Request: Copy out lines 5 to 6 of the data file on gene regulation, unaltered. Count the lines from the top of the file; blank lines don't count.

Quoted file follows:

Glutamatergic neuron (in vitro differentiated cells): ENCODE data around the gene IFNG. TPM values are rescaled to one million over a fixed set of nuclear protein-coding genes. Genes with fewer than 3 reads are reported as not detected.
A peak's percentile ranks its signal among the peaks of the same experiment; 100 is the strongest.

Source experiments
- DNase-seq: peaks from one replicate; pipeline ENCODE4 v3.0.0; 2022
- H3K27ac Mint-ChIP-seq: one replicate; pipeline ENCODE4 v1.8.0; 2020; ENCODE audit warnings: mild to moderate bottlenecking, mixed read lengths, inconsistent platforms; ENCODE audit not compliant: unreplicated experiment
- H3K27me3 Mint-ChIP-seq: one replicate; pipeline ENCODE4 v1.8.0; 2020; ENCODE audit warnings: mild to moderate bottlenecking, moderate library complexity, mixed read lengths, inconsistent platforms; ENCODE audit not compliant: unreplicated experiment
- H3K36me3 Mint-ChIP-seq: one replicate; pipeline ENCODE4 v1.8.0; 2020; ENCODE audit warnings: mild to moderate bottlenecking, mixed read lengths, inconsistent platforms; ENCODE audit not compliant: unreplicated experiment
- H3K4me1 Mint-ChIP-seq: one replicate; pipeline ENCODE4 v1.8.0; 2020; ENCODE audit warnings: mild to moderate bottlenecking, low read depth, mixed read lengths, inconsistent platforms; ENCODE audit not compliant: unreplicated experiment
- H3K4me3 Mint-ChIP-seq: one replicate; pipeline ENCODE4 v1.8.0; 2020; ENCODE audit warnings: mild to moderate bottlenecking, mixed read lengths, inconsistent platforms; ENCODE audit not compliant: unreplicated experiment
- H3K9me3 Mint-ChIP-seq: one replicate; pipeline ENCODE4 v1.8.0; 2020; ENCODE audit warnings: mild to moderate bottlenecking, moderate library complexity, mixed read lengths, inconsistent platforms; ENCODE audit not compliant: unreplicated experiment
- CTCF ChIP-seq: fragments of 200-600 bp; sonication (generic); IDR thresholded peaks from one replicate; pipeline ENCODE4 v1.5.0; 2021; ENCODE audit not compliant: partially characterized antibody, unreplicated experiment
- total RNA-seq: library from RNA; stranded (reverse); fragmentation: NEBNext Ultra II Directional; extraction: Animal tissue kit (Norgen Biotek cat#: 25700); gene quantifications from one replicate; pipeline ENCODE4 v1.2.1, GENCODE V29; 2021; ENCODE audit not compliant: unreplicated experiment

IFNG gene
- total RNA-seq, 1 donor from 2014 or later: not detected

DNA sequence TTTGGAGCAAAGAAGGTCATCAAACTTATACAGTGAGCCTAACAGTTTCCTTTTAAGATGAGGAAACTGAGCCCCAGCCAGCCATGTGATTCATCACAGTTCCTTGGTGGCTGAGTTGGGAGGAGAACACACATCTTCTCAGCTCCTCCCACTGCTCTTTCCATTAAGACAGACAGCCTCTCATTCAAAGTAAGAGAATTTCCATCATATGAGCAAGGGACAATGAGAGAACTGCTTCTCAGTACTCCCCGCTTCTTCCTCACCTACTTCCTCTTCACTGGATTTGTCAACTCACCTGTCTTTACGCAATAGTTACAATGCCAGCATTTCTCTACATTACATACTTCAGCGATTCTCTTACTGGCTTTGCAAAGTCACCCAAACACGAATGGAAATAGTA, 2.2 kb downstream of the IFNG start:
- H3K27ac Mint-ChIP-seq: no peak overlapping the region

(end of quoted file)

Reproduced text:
- H3K27ac Mint-ChIP-seq: one replicate; pipeline ENCODE4 v1.8.0; 2020; ENCODE audit warnings: mild to moderate bottlenecking, mixed read lengths, inconsistent platforms; ENCODE audit not compliant: unreplicated experiment
- H3K27me3 Mint-ChIP-seq: one replicate; pipeline ENCODE4 v1.8.0; 2020; ENCODE audit warnings: mild to moderate bottlenecking, moderate library complexity, mixed read lengths, inconsistent platforms; ENCODE audit not compliant: unreplicated experiment